This rambling book, which was sent to me for review as a historical novel, is set in 1991 and the ’60s. It contains no major historical reference in the backstory, such as the Suez Crisis, Macmillan’s ‘never had it so good’ speech, or the Bay of Pigs threat of world war. Only Kennedy’s murder appears.
An American girl, Addie, with a tragic but fascinating ancestry is left a big house in Surrey by a man she’s never met. In trying to find her antecedents she is bedded by three witnesses and endures attempted rape.
There are good characterisations of likeable people showing firm distinctions between middle class and country yokel types. Some of their names confused me. There was the heroine, Addie (purporting to be short for Adrienne, though Addie is a nickname for Adelaide, my mother’s name, and far too old for a girl in her late twenties in 1991); Ada, which is another shortening of Adelaide; Adrienne, Addie’s mother; and finally Adele. Confused? There are 26 initial letters to choose from.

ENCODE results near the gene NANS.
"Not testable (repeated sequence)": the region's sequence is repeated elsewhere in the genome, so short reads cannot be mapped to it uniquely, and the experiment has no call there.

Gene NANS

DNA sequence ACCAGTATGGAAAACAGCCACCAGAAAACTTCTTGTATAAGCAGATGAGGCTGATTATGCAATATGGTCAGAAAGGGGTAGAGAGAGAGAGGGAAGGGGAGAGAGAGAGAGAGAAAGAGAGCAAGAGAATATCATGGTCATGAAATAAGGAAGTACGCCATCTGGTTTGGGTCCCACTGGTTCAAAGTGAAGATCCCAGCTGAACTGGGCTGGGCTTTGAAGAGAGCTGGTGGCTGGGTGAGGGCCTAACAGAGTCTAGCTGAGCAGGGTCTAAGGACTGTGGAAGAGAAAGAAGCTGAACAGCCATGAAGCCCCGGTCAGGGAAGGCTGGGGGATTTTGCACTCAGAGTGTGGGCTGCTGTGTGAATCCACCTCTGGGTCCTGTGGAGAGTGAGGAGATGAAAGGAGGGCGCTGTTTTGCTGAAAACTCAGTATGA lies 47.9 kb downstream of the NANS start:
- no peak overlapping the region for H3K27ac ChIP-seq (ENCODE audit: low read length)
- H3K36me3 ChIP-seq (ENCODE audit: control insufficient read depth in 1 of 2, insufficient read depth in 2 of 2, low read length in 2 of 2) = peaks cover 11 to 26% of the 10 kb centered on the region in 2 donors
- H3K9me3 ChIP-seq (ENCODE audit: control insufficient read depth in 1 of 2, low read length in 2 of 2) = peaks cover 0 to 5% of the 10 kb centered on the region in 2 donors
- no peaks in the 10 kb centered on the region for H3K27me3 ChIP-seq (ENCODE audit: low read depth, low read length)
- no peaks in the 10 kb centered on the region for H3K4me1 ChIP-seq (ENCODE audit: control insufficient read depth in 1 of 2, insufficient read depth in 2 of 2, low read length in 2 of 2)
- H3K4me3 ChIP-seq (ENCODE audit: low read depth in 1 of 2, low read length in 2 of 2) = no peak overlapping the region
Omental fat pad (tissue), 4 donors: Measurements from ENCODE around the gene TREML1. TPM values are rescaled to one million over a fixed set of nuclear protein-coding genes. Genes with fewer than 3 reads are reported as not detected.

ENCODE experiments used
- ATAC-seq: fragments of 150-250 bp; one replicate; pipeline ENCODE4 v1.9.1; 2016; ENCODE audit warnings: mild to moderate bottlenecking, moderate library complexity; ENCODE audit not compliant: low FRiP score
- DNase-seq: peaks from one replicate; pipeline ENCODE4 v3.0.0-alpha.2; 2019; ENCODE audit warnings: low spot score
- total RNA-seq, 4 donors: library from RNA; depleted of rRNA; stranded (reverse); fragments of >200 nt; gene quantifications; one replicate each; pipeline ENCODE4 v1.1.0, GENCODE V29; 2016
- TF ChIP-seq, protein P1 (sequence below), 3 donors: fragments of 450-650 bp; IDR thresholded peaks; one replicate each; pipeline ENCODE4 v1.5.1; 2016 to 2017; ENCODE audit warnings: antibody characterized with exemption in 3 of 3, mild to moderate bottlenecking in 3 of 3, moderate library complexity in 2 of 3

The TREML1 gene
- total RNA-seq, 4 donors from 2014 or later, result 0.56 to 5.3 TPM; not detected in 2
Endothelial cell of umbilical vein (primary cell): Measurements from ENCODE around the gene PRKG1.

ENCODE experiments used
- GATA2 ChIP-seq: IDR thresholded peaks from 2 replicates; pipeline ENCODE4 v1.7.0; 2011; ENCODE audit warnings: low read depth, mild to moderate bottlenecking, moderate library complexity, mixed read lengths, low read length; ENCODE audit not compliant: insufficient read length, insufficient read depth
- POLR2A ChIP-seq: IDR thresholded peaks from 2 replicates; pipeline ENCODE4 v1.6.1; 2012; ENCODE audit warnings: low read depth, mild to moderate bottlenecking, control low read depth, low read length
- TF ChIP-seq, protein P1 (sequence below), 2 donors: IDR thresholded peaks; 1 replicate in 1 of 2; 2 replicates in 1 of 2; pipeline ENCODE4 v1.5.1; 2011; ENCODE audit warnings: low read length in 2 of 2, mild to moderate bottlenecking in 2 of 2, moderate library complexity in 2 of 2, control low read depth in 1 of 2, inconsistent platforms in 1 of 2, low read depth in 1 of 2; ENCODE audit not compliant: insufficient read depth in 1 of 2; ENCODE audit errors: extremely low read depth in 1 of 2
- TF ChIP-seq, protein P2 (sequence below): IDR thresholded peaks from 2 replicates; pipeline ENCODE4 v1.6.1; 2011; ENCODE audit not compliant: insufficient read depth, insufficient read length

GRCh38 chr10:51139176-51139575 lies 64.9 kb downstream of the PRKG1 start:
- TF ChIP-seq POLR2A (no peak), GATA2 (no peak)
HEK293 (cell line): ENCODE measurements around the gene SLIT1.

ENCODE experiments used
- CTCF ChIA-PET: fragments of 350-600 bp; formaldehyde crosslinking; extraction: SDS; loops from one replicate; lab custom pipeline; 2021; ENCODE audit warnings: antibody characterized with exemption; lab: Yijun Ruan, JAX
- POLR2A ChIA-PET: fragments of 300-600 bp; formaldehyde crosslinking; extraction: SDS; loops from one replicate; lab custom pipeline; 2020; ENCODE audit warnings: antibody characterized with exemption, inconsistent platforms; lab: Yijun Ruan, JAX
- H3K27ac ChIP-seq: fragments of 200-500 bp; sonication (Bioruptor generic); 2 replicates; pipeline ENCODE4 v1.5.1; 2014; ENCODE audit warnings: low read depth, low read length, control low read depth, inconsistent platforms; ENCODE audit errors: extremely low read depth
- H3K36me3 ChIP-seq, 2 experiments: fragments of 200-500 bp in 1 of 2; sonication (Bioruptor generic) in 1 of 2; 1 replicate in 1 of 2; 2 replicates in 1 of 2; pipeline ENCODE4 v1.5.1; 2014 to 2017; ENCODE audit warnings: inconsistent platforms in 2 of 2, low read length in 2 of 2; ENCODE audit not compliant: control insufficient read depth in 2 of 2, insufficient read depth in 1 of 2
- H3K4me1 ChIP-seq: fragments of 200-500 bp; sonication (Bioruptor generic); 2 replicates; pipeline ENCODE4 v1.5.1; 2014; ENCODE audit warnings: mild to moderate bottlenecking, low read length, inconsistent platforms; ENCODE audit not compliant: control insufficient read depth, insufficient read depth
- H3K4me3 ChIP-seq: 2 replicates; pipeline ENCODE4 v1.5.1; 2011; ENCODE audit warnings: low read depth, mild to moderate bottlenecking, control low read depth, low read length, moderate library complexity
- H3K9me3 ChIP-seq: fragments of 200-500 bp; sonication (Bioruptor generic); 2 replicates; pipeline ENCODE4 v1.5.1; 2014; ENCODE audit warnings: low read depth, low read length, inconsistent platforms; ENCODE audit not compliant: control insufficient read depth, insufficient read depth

This book has some excellent family dialogue, which races along most satisfyingly, but there are long, ponderous letters about university life, the tracing of family history, and endless diary entries written by Addie’s mother.
Writing-wise, it lacks polish and could do with a good edit to eliminate clichés and excessive adjectives and to link characters’ thoughts and actions to their spoken words.
This strikes me, in many ways, as an amateur novel, printed and published by an amateur book printer. I was irritated by the curly, laminated cover, poor design with tiny margins at top and sides, author’s chapter titles and bad pagination with blank pages.